Is Snake Eyes: G.I. Joe Origins a homage to 80s ninja pop culture? It is, to me.
Snake Eyes: G.I. Joe Origins Synopsis
Inspired by the popular G.I. Joe comic and toy franchise, Snake Eyes: G.I. Joe Origins depicts the events leading to the bitter animosity between Snake Eyes and Storm Shadow. As a boy, Snake Eyes witnessed his father’s brutal assassination, and in adulthood, the burning desire to enact vengeance pushes him into a shadowy deal with Kenta, a vicious Yakuza boss. To fulfil his end of the deal, Snake Eyes then infiltrates the Arashikage ninja clan by earning the trust of Tomisaburo a.k.a. Tommy, the next leader of the clan. Expectedly, Tommy’s genuine friendship and the insidious objectives of Kenta soon land Snake Eyes in a dilemma. Should he keep to his end of the agreement and decimate the Arashikage clan? Or should he forgo his only chance at revenge for the sake of brotherhood and honour?
Ninjas. Do you like ninjas?
I don’t know about today’s kids but back in the 80s, you’d be hard-pressed to find a boy who isn’t into these shadowy Japanese assassins. Or who isn’t at least entertained by their legends.
Much of this popularity is, of course, thanks to the many ninja movies, television series, and video games back then. Franchises which, in turn, gave birth to Snakes Eyes and Storm Shadow.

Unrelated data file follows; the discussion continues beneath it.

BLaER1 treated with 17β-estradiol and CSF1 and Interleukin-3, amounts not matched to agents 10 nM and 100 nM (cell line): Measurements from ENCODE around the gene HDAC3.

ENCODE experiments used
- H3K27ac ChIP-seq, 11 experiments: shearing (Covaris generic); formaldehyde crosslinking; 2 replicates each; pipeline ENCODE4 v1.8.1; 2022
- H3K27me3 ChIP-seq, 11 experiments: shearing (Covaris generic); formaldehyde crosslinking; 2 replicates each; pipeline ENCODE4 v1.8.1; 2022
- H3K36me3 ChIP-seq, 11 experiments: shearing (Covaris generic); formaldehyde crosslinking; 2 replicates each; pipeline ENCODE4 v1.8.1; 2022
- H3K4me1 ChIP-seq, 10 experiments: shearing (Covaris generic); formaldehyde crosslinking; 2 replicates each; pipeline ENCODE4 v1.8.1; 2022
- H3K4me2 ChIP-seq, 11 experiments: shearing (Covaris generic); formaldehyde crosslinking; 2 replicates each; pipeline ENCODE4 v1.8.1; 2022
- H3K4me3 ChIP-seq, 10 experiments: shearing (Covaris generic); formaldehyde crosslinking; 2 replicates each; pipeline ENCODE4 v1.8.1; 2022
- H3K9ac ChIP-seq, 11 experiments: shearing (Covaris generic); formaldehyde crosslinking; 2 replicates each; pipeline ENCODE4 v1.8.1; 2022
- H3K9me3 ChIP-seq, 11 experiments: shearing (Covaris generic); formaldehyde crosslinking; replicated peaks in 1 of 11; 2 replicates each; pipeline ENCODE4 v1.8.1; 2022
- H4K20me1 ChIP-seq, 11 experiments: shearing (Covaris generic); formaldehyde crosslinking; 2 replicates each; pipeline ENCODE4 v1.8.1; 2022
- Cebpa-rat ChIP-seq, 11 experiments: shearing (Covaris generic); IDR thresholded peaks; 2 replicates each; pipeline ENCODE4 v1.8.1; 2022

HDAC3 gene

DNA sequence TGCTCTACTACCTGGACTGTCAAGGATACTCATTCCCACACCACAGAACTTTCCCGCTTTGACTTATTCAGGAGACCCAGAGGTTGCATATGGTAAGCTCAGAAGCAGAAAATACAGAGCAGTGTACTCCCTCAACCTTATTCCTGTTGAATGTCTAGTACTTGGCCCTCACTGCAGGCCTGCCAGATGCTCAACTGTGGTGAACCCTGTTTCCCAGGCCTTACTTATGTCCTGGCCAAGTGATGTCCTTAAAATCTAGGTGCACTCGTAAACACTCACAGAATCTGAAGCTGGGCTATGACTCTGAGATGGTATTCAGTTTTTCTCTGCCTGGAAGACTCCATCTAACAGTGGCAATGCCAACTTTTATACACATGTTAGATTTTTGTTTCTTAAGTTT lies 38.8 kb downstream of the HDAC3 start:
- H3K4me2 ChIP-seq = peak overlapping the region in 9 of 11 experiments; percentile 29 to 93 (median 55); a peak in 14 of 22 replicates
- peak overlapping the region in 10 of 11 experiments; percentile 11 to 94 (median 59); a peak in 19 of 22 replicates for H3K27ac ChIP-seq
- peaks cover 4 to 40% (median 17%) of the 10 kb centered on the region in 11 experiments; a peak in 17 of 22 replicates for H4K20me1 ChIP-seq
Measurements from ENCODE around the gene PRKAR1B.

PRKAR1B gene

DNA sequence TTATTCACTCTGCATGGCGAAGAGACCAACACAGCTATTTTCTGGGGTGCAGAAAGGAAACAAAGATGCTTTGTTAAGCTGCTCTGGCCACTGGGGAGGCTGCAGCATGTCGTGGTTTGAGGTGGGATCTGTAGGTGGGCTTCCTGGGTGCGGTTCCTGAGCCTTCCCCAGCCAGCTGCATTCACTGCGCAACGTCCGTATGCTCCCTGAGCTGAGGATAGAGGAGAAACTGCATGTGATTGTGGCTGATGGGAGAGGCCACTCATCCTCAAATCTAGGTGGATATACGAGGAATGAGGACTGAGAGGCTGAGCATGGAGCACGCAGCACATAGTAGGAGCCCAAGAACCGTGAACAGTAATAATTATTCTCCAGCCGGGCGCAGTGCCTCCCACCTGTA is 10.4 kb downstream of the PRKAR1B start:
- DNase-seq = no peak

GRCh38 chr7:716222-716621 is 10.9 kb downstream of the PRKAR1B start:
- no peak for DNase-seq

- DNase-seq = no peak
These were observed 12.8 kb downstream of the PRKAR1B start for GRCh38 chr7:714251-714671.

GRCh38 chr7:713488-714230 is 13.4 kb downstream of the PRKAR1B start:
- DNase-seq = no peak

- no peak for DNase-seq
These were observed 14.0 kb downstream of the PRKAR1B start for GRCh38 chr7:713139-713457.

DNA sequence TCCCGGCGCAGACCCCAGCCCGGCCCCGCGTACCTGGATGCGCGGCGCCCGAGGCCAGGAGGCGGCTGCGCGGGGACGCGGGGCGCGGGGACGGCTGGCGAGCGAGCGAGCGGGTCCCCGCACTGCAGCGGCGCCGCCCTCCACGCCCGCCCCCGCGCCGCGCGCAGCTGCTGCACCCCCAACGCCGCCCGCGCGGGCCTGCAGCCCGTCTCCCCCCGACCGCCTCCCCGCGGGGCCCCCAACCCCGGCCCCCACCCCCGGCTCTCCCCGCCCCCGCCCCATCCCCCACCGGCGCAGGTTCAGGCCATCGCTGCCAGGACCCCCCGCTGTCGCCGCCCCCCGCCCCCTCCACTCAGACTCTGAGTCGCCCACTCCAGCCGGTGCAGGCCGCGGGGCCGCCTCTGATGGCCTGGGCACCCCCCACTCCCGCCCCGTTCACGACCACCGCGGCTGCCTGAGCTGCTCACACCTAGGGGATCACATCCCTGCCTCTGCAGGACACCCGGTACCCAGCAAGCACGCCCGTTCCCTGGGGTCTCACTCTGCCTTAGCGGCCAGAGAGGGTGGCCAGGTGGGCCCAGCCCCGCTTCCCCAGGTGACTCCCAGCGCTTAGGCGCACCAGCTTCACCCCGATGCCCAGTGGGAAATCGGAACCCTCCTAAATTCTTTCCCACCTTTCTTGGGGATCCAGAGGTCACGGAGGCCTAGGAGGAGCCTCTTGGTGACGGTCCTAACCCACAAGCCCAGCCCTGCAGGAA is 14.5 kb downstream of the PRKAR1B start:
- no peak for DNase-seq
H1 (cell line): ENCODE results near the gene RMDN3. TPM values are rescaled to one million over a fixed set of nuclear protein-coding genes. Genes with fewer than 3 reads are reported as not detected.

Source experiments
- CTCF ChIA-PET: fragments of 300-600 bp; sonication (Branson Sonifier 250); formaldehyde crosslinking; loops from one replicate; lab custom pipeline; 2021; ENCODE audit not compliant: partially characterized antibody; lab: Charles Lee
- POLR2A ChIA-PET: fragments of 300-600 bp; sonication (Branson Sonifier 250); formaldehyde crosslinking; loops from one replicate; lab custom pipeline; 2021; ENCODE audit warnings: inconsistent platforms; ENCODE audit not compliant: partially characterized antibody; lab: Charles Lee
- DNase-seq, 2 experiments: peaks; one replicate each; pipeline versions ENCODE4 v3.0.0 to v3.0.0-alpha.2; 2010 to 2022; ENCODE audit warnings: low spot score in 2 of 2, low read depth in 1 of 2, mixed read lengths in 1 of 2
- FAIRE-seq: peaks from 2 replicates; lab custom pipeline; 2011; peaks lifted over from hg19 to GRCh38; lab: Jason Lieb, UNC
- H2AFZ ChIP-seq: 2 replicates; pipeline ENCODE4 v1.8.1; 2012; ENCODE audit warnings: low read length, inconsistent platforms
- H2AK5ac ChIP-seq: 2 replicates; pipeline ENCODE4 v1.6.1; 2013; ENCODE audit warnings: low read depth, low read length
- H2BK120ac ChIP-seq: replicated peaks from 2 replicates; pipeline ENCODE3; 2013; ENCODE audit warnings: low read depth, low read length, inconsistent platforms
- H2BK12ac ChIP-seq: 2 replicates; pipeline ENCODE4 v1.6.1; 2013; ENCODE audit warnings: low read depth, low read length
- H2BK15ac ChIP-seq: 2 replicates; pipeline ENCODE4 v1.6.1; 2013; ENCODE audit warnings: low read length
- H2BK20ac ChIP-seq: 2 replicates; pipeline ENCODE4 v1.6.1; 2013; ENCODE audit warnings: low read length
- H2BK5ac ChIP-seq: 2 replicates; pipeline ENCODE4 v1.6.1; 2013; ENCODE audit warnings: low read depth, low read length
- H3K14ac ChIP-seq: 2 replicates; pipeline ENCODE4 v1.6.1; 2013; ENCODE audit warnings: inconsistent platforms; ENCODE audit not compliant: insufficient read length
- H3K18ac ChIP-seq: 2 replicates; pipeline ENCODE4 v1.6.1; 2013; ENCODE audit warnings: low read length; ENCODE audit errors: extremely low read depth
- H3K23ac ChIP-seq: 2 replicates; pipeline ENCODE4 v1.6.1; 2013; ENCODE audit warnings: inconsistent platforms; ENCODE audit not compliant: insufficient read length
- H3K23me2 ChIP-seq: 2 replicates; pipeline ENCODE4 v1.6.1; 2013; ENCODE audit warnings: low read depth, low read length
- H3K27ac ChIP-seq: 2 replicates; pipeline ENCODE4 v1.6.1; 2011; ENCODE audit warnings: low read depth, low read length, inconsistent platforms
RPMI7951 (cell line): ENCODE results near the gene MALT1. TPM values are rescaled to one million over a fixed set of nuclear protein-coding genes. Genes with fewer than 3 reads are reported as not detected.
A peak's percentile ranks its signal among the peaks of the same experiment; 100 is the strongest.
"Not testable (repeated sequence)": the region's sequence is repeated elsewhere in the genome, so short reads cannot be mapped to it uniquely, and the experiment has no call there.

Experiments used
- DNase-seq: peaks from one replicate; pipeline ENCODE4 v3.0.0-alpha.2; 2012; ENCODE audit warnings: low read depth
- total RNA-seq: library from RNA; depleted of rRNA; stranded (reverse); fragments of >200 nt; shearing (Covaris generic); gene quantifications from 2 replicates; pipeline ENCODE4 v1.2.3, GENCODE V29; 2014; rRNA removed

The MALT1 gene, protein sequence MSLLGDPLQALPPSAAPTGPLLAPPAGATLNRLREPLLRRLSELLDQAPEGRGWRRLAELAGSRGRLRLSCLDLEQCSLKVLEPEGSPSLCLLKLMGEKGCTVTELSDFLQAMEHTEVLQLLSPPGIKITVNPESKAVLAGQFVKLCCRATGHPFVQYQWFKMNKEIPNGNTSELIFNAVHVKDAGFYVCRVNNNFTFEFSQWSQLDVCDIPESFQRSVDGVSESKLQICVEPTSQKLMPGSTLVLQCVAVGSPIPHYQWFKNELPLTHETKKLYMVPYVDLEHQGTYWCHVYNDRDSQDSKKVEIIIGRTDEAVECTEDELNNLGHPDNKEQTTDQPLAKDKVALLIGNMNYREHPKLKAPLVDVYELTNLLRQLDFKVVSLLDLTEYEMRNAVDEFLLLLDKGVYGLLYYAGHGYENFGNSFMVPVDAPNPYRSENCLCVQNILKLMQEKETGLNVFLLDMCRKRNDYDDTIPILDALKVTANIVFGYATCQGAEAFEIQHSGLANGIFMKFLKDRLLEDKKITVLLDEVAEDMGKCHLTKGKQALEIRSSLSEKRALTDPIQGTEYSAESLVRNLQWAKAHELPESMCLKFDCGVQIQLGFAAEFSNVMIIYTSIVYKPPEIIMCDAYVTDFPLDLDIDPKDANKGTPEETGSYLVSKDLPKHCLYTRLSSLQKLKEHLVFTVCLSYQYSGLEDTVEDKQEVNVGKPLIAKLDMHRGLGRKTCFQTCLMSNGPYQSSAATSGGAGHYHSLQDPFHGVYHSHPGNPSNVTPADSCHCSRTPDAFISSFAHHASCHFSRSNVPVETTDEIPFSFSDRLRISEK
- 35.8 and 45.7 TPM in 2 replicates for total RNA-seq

I mean, it was so obvious, wasn’t it? A franchise with the tag A Real American Hero having two opposing master ninjas. Mind you, this was the 1980s too, when cultural incorrectness and orientalism were considered entertaining. What other reason besides financial ones could there be behind the two characters’ creation?
But enough of my cultural musings and reminiscing. Am mentioning the above because the impression I had throughout Snake Eyes the 2021 movie is that it’s less a homage to the G.I. Joe toy series, or comics, and more of a celebration of 80s ninja pop culture.
Yeah. From the kickass granny to the exotic Japanese backdrops, to the mythical Sun Goddess gem and the revenge plot, the whole story is an 80s ninja movie given a modern makeover. The only things missing are mouthy ninja kids. (Thank goodness for that)
As for the actual quality of makeover, well, there are a couple of eye-catching combat moments but in all, I’m sorry to say the movie lacks any real drive or energy. The story developments are decent enough for a movie based on characters best remembered as toys. But none of the action sequences are coherent or expansive enough to be genuinely exhilarating. The supporting characters, sadly, are as shallow as the figurines they are based on too.
In fact, I should say the whole show is only kept alive by all those exotic Japanese moments, and the irresistible charisma of the two leads. Andrew Koji, in particular, adds an intense, furious layer to Storm Shadow. (Update 2022: The British Japanese actor did a great job in Bullet Train too)
Admittedly, this depiction is at odds in some ways with the earlier Lee Byung-Hun’s version. Nonetheless, for fans of the character, I feel the new complexity will appeal. Needless to say, the additions pave the way for a sequel too.
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